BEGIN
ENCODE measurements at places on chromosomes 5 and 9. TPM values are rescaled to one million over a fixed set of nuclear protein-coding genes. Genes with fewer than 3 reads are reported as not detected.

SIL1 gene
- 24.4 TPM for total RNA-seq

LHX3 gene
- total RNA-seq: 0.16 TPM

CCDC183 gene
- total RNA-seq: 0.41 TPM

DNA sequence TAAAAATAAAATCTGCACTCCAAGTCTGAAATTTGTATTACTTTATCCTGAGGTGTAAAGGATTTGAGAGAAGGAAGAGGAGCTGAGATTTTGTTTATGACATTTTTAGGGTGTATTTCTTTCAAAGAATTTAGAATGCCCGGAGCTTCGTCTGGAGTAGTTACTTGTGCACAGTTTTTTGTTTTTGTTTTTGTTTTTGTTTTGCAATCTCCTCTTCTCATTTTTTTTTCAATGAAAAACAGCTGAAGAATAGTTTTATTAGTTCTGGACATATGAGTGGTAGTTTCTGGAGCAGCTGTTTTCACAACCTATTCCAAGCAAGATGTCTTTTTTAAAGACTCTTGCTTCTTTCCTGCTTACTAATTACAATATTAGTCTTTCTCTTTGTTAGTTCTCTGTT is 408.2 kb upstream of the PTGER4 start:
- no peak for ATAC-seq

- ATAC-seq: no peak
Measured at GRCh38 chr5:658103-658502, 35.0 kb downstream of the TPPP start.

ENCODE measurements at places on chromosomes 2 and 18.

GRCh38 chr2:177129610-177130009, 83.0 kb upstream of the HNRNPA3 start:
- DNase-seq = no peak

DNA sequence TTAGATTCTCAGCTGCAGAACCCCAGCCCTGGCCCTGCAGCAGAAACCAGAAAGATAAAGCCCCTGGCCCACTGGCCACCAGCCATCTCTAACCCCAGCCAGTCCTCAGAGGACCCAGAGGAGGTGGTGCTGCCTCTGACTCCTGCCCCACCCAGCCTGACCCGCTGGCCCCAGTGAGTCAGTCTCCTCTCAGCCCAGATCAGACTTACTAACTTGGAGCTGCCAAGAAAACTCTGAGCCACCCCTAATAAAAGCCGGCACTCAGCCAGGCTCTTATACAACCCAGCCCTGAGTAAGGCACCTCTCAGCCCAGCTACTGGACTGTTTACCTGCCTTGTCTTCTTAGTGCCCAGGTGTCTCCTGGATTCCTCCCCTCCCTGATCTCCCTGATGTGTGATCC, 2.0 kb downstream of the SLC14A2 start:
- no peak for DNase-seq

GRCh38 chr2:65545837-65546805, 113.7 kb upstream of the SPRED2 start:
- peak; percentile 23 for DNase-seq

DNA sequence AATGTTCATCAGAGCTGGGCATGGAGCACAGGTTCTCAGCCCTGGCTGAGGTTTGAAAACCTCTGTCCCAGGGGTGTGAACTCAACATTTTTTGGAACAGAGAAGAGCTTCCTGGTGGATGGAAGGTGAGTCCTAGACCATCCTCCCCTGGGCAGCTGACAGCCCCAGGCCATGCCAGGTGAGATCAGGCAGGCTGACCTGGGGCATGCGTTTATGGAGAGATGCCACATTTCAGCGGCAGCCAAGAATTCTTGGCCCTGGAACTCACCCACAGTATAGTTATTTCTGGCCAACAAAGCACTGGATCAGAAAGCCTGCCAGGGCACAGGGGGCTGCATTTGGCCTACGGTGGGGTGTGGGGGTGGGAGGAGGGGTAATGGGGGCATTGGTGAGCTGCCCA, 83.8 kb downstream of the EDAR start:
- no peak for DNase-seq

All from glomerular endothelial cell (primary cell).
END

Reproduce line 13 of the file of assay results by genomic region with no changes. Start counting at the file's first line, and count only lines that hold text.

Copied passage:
GRCh38 chr2:177129610-177130009, 83.0 kb upstream of the HNRNPA3 start: